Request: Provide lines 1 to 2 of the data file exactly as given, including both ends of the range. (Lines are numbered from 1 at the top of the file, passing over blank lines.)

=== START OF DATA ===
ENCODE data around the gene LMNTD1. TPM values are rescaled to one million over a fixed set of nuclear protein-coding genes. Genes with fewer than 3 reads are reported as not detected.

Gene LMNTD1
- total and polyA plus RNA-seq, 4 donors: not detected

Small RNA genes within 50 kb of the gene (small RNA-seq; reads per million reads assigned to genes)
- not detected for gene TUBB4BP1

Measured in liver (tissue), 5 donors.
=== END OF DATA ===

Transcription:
ENCODE data around the gene LMNTD1. TPM values are rescaled to one million over a fixed set of nuclear protein-coding genes. Genes with fewer than 3 reads are reported as not detected.

Gene LMNTD1